20 July 2004


Whenever I think of culture shock, I think of this disconcerting passage from Samuel R. Delaney's science fiction masterpiece Stars in My Pocket Like Grains of Sand, in which the narrator tells a story about being an interstellar diplomat.

I never go into a butcher outlet anywhere on Velm, or anywhere else for that matter, no matter the geosector, without recalling the first time, during my fifth trip offworld, that I was dining with my employer1 and her spouses for my third job1. (The feathers on everything; the very unsubtle music.) I was charmed when they served the meal on narrow plates, about three inches wide, curved around in a circle. You worked your way along from portion to portion — cunning I thought — eating with your fingers; though getting the tastes and smells so confused with one another would never go at home. There was the meat; and I began to tell them about the butcher outlets on Velm, and just what the cloned longpig I'd been raised on was, realizing as I spoke they were a little shocked. I picked up my own bit of roast, bit down — something hard was in it ...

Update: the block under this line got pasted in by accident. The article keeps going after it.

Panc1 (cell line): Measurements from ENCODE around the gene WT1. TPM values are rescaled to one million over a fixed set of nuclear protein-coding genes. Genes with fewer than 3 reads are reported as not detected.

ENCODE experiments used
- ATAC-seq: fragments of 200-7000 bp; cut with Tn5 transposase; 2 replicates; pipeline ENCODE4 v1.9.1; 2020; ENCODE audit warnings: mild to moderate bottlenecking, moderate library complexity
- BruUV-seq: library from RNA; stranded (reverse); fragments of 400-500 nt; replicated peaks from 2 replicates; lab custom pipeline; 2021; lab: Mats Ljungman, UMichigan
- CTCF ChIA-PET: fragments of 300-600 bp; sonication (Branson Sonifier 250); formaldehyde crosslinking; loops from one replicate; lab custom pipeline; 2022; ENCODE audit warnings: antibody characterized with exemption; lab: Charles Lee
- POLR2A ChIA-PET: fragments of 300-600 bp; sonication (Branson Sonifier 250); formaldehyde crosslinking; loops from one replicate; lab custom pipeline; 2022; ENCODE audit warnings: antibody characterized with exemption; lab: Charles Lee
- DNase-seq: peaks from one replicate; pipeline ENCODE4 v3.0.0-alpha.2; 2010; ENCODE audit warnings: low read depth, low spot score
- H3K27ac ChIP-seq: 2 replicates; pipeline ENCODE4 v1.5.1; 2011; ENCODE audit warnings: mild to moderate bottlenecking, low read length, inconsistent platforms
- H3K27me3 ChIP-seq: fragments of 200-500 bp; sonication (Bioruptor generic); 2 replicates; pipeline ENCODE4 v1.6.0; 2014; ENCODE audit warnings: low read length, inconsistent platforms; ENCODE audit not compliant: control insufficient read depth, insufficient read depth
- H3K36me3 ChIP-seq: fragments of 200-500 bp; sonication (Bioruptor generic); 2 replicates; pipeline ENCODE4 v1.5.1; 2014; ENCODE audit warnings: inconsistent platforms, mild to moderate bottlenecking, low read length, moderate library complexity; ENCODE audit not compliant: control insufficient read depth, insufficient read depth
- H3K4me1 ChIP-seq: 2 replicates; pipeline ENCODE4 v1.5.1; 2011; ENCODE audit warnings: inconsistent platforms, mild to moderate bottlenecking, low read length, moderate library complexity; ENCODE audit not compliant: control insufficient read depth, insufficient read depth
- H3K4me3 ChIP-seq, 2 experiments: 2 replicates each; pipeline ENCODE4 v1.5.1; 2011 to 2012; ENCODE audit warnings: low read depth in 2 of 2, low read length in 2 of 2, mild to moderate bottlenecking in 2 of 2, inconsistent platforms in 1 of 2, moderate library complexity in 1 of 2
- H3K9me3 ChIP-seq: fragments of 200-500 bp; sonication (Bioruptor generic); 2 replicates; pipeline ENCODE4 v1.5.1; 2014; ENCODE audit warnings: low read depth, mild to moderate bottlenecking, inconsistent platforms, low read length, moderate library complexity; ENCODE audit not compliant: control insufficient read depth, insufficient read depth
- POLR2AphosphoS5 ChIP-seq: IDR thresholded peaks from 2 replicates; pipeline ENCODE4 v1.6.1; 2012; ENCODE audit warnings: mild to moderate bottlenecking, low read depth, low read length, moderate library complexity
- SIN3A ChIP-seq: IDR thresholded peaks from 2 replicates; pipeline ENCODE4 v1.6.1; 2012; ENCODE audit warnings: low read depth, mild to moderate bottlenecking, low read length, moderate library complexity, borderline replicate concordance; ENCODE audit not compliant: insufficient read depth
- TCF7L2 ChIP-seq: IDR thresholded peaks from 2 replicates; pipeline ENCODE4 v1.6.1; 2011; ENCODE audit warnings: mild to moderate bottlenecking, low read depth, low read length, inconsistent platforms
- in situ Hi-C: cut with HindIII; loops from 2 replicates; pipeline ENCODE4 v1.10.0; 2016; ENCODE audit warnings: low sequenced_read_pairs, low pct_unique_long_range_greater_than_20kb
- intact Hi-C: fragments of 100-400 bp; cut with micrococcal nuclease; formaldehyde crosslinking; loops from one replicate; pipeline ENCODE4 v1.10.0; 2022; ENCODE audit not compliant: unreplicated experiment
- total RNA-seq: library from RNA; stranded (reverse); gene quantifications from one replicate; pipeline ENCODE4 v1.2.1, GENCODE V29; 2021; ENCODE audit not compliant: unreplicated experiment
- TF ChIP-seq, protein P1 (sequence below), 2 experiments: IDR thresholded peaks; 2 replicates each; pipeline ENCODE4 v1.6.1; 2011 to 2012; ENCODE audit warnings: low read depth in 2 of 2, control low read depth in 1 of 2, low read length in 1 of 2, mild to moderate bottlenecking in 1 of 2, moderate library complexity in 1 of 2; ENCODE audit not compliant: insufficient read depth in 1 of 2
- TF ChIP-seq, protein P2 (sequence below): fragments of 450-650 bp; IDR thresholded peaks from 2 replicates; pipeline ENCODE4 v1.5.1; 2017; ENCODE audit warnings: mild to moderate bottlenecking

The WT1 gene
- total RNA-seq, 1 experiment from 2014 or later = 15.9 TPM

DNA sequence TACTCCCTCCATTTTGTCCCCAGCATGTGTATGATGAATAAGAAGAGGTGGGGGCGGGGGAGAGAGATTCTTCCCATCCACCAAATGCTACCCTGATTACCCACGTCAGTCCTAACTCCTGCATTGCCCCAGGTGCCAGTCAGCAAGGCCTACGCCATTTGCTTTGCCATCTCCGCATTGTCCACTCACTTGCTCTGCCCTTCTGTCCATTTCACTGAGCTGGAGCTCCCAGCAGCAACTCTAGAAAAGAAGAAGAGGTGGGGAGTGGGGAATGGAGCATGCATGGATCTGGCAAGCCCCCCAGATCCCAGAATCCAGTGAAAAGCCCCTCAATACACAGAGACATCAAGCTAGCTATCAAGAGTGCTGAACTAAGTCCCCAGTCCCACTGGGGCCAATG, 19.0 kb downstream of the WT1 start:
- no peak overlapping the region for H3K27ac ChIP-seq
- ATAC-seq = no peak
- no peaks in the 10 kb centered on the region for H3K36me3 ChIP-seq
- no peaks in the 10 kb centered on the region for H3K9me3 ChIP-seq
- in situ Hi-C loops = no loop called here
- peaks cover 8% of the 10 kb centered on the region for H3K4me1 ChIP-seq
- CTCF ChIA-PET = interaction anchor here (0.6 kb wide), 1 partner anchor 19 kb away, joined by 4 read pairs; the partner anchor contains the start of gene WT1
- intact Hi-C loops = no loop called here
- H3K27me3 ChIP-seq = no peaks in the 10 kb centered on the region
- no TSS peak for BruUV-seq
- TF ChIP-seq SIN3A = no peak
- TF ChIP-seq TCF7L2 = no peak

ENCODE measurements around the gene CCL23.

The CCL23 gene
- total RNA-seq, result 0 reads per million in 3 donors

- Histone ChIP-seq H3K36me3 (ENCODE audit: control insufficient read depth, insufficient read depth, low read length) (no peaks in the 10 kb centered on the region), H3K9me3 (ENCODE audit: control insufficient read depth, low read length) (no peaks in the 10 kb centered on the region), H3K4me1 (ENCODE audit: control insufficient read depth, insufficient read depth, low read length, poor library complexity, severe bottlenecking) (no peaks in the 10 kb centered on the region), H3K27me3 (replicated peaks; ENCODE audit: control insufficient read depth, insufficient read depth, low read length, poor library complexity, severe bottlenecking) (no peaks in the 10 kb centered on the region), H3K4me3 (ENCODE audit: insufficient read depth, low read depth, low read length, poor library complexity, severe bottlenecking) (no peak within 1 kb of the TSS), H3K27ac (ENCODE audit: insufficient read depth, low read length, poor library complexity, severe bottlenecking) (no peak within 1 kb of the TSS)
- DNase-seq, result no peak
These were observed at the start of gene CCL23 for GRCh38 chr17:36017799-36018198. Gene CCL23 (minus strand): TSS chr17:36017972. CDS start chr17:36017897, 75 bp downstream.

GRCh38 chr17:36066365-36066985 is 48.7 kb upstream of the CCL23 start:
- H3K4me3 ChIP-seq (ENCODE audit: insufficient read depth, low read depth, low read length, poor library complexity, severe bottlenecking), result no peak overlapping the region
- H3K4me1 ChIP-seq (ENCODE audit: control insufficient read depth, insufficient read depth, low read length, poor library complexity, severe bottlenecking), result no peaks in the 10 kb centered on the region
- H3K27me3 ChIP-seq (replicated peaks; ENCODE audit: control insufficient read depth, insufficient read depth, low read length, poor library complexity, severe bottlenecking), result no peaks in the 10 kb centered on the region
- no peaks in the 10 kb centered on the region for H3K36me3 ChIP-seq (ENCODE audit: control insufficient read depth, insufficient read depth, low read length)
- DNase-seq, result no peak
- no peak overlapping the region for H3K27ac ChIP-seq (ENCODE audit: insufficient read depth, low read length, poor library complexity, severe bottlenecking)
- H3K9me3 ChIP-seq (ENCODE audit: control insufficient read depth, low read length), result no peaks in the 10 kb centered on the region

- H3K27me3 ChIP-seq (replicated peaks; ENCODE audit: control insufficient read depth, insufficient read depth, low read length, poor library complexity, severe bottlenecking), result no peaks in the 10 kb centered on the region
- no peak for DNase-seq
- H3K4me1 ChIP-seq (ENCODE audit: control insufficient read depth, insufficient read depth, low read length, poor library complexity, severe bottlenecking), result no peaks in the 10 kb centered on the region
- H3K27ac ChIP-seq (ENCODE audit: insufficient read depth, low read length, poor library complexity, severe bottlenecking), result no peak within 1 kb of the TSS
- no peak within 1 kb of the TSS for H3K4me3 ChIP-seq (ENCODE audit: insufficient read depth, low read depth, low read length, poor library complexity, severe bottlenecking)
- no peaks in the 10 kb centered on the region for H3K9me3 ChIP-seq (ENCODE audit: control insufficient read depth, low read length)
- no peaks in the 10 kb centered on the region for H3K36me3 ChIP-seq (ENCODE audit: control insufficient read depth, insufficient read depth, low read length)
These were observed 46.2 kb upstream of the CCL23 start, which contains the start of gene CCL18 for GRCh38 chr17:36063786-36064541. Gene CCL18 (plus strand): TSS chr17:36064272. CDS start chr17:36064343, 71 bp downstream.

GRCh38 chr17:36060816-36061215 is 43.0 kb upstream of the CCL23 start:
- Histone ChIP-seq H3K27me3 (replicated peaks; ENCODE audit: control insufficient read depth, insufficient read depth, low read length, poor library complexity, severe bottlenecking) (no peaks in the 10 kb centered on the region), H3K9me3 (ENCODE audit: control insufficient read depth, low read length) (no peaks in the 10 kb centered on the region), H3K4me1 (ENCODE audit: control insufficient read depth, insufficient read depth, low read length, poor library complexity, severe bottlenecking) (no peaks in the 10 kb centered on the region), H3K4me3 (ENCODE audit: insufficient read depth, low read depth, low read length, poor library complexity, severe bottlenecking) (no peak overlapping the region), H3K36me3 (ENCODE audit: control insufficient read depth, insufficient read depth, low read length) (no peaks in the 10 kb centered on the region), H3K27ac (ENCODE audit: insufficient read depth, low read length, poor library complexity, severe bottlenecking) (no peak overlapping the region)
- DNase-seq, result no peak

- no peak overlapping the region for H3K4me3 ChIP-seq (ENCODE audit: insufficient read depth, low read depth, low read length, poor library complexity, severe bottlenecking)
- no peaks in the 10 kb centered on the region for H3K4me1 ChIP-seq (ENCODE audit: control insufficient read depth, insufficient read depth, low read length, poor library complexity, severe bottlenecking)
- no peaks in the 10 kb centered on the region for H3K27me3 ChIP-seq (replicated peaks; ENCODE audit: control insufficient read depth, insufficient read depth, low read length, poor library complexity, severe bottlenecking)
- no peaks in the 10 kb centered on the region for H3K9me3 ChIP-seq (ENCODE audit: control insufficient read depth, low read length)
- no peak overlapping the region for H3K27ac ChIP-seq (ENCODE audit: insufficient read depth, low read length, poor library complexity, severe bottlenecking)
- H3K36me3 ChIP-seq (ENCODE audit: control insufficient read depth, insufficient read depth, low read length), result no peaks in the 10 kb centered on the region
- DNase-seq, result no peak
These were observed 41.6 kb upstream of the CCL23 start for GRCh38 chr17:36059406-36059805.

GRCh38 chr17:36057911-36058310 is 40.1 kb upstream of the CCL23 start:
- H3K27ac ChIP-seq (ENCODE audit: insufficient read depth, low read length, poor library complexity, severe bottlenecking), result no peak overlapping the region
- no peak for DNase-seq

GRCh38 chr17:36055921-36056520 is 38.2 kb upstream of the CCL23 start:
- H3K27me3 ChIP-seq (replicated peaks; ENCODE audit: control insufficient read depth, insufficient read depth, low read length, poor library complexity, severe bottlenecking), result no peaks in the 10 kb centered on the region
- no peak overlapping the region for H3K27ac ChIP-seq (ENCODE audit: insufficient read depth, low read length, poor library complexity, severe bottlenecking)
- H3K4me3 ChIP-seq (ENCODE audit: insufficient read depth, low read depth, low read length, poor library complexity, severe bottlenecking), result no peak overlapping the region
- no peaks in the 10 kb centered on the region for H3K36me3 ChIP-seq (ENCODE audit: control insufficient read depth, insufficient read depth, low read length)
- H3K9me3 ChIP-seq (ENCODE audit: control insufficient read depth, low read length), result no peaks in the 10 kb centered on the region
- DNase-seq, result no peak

Then I realized: Bone!

This had once been walking around with a skeleton inside. Although I didn't, many times when I've told the story, I've said I left the table.

Different things shock different people.

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